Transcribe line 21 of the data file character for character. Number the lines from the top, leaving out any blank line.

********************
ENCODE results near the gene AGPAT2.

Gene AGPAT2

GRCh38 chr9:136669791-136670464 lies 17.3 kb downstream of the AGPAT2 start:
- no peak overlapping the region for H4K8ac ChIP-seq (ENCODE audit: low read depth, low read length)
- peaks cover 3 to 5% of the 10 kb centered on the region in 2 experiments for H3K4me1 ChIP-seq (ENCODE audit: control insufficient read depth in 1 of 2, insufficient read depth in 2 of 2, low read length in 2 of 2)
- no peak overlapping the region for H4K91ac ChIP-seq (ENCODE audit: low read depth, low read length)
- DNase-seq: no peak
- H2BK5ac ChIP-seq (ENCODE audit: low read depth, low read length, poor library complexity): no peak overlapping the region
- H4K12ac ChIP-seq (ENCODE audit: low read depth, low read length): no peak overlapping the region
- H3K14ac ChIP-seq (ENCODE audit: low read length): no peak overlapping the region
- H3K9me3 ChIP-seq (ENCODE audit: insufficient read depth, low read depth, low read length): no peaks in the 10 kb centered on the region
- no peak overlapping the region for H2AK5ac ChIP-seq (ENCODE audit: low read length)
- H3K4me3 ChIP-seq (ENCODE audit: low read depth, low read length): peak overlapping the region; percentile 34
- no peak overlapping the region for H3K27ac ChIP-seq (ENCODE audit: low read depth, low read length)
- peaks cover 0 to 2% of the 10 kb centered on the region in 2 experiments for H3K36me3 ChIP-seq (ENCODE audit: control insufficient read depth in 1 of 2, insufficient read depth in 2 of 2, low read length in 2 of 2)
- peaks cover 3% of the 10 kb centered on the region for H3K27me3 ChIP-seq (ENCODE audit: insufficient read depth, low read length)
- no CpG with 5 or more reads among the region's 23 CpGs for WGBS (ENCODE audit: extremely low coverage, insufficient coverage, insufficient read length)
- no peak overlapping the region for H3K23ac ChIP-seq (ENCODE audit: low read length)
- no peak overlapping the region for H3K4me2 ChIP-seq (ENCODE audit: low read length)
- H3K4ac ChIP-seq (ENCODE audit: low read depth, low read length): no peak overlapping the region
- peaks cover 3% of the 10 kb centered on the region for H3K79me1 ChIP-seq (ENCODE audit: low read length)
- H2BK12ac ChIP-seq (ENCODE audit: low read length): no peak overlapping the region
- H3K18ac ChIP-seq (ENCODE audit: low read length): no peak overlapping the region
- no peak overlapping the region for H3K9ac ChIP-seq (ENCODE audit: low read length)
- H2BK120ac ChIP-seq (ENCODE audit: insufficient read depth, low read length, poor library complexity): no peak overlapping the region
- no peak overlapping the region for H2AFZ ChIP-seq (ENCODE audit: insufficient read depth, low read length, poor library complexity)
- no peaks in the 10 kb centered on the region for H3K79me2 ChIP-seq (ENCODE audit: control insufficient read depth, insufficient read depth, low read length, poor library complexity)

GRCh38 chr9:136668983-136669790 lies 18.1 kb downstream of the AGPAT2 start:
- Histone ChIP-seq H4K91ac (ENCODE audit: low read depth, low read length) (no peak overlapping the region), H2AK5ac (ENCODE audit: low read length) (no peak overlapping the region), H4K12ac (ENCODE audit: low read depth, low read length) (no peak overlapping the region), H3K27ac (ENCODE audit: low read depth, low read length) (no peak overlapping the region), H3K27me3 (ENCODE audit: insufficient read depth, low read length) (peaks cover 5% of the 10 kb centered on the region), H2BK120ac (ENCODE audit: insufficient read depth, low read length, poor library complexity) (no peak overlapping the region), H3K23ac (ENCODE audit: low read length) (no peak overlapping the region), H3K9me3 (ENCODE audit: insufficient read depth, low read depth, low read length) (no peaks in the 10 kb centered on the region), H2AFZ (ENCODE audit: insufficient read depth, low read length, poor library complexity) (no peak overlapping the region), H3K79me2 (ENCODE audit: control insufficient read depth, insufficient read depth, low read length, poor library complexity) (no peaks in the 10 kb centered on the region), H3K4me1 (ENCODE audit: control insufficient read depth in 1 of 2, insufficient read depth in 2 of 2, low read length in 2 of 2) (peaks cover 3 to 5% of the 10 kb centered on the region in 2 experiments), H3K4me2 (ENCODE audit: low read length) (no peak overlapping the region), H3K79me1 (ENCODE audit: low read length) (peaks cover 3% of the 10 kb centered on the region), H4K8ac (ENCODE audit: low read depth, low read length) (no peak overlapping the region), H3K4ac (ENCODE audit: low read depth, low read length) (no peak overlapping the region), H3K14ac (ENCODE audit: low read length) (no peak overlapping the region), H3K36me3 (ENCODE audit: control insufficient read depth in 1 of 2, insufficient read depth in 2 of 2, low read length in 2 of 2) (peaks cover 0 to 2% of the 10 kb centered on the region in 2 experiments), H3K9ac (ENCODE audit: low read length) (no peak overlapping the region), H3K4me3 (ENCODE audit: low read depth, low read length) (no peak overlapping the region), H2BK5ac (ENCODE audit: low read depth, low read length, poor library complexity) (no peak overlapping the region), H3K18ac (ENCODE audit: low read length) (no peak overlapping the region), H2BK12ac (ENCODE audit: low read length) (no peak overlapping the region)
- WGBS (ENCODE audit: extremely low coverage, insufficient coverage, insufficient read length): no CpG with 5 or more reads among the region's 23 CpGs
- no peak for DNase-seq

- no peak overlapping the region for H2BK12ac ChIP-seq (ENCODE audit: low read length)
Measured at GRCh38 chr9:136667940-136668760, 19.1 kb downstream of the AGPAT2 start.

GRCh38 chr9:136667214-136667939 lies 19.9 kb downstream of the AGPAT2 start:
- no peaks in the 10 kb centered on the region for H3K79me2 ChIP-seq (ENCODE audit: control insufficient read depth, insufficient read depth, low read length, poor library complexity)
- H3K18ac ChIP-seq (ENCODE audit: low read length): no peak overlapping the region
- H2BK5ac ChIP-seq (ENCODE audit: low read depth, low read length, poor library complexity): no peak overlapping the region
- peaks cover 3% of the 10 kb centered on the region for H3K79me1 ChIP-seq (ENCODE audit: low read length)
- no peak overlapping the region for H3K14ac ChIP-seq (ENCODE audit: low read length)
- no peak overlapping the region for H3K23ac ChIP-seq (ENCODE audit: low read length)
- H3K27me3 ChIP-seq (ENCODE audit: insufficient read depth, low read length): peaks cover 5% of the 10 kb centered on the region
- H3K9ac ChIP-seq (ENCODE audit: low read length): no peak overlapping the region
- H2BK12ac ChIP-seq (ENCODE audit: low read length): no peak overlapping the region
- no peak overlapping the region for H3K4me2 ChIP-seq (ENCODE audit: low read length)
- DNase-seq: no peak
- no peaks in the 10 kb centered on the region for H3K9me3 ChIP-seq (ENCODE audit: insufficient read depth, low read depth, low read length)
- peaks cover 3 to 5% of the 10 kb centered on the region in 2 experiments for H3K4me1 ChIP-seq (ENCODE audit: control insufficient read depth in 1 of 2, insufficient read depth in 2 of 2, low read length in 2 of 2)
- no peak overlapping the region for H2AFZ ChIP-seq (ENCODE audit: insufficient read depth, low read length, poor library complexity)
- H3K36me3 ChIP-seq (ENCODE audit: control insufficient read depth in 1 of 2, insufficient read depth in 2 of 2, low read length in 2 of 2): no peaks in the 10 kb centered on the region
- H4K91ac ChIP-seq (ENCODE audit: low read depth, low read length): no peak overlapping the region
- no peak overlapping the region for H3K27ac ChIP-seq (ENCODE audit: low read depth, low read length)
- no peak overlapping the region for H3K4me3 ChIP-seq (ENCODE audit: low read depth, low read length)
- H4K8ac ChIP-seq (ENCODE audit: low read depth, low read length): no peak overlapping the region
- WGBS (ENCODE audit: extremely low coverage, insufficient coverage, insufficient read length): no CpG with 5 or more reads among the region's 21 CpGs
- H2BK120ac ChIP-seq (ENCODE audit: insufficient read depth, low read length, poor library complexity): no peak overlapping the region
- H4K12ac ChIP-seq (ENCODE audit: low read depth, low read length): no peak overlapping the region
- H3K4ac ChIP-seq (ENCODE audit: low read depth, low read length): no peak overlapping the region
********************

- peaks cover 3% of the 10 kb centered on the region for H3K79me1 ChIP-seq (ENCODE audit: low read length)